Criminal Defense in Orange County
What is a Criminal Motion?

fCriminal Motions Lawyer in Orange County

Understanding the Basics of Motions

A motion is a written or oral request that is submitted to a court or judge. A motion asks the court to perform an action—to make a decision, to have a new trial, to dismiss a case, etc. Generally, only parties that are involved in a case are able to file motions. While many motions can be requested orally, it is a common practice to present written motions for more complex requests that require lengthy explanation and additional paperwork.

Motions can be made at most points of a legal proceeding: in pretrial, during a trial, or after as well. Motions may or may not involve a hearing—there are many motions that may only be filed at certain times in a legal proceeding. Criminal motions may be an essential part of many defense against criminal charges. With careful preparation and dedicated representation from our Anaheim criminal defense attorney, you may make the most out of a criminal motion.

The Components of Filing a Motion

There are three basic elements to most motions that may be filed in court:

  • There must be notice of the fact that a motion will be given.
  • The judge must hear the motion and be able to raise any concerns.
  • The judge must make a ruling on the motion before it may go into effect.

Judges often hold a hearing for motions without the jury present in order to ask questions and clarify a situation before they make a ruling. However, it is not always necessary to hold a hearing, and it is not necessary for length preparation when filing a motion. There are times when a lawyer files a motion as an urgent move and without a client knowing. At The Law Office of Barney B. Gibbs, we strive to keep our clients involved in every step of the process, but our team is also prepared to take legal action in the best interests of our clients when a situation calls for immediate action.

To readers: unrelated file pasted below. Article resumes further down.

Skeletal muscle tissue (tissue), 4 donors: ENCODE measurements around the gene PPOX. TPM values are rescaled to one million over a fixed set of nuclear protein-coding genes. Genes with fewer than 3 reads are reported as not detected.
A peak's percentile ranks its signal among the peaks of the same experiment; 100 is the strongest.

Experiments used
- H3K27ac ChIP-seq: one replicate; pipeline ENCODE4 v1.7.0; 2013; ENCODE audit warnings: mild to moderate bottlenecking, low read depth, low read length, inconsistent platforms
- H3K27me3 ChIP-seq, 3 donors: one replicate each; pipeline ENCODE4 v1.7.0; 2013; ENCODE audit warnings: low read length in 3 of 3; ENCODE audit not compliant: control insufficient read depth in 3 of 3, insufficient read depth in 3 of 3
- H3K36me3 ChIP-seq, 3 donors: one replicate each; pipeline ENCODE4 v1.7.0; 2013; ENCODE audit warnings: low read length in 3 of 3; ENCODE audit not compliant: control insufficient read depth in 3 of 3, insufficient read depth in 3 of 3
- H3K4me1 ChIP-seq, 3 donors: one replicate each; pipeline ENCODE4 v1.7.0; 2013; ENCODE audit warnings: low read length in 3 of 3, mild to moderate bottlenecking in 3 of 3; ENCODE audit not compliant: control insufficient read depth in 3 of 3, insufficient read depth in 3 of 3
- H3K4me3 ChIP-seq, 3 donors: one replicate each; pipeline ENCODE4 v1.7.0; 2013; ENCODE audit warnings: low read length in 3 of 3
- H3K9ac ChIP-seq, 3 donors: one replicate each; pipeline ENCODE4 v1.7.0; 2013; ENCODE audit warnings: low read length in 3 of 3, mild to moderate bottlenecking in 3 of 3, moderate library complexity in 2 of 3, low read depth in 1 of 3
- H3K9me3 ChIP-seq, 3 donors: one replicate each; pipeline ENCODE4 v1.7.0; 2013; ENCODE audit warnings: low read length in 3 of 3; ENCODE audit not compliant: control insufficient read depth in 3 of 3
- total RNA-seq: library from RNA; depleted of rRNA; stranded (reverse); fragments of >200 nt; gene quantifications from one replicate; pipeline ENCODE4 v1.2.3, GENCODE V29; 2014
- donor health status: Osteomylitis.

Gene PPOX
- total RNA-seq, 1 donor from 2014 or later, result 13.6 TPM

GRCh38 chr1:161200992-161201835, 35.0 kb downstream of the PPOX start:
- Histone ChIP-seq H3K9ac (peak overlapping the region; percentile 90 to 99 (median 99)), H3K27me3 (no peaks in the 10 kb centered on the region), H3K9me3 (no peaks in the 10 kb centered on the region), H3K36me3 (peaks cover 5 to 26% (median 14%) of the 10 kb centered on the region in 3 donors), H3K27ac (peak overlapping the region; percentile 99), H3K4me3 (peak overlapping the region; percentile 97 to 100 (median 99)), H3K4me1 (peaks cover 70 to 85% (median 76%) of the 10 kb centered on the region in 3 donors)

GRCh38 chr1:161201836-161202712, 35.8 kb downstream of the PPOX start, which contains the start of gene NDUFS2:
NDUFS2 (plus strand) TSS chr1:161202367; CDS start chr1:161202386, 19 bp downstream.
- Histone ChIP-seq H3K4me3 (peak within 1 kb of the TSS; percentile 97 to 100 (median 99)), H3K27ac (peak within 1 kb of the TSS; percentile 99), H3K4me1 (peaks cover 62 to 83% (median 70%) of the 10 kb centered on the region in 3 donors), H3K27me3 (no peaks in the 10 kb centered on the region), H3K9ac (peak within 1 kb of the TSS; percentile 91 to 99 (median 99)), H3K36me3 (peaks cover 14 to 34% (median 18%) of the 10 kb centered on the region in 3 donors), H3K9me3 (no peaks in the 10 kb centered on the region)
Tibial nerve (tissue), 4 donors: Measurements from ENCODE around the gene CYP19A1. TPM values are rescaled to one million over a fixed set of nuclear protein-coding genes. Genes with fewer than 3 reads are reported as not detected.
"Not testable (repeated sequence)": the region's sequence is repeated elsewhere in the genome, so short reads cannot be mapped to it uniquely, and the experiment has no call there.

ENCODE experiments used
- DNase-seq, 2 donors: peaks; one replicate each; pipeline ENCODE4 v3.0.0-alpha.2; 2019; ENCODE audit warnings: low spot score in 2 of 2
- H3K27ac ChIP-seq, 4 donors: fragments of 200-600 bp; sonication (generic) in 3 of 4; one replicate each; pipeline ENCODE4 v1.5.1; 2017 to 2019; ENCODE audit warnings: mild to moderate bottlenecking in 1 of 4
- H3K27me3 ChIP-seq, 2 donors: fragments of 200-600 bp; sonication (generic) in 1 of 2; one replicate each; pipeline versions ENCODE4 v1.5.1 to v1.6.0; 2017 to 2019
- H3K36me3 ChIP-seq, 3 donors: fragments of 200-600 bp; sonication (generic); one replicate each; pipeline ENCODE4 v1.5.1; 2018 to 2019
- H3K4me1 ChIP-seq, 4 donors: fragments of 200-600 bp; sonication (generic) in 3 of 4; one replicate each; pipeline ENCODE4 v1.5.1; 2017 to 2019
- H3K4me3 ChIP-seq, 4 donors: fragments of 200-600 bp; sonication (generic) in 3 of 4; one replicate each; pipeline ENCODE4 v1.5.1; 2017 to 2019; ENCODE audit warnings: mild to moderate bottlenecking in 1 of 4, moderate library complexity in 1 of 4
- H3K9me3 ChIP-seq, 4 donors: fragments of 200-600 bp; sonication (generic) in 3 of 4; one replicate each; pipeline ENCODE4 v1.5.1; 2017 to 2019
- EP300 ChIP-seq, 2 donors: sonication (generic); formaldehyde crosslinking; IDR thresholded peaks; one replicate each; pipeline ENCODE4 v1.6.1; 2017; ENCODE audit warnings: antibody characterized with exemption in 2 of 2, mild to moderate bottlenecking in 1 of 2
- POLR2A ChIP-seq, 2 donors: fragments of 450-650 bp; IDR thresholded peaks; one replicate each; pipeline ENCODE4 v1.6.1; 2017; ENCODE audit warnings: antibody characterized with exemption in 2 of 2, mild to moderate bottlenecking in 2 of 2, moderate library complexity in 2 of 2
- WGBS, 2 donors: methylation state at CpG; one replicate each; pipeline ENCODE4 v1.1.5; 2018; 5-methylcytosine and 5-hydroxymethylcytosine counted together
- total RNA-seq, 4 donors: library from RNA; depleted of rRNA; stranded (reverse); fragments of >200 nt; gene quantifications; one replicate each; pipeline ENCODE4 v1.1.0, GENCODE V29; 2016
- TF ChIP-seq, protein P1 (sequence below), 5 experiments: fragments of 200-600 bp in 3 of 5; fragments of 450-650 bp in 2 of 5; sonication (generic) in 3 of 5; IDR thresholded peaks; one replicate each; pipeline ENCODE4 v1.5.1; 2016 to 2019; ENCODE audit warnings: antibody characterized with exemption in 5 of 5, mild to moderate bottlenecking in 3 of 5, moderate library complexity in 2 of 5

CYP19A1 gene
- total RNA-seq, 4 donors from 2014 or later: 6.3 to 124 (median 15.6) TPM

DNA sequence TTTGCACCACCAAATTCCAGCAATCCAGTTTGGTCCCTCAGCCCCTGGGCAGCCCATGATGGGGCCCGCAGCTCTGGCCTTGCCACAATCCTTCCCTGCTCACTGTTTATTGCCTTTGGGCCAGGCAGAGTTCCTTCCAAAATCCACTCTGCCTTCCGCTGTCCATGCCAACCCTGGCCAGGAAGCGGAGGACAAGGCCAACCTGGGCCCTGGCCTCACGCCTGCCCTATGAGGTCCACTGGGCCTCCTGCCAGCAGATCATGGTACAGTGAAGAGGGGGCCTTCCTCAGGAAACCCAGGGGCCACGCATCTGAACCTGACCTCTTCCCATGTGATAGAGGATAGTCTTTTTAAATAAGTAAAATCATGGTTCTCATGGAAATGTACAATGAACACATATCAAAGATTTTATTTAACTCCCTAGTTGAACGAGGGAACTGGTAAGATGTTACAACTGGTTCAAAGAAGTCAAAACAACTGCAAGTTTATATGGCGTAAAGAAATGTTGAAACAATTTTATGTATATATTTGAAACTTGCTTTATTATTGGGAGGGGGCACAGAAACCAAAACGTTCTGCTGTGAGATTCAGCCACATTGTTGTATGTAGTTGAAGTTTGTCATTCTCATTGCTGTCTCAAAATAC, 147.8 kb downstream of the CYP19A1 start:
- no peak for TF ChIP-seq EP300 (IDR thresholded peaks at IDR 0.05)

There are a number of different categories of motions that can be filed, including:


A stipulation is where the defense may ask the prosecution to agree to something (or the prosecution may ask the defense). Before doing a motion, either party will sometimes try to stipulate. This can save a lot of time if both parties agree to the request, and then a written stipulation may be given to the court. Sometimes a judge has to agree to the terms before a stipulation is put into effect.

It is not unheard of for attorneys to agree to a new hearing date or a continuance while in casual conversation in the hallway. If this happens, any decision that is made must still be brought to the judge. One must be careful when submitting a motion just to delay case proceedings because the judge may fine for filing a motion for an improper reason.

Serving Orange County for 30+ Years

At The Law Office of Barney B. Gibbs, our team has been defending clients in the local courts for more than 30 years. Not only do we have valuable knowledge of the court system, but we also have extensive experience tackling complex legal issues. Throughout his years of legal practice, Attorney Gibbs has handled more than 2,500 cases, securing more than 1,100 dismissals in the process. If you are looking for an Anaheim criminal lawyer who provides seasoned defense in court and tirelessly works to protect your rights, call our firm!

Schedule a free case consultation today and protect your future opportunities!


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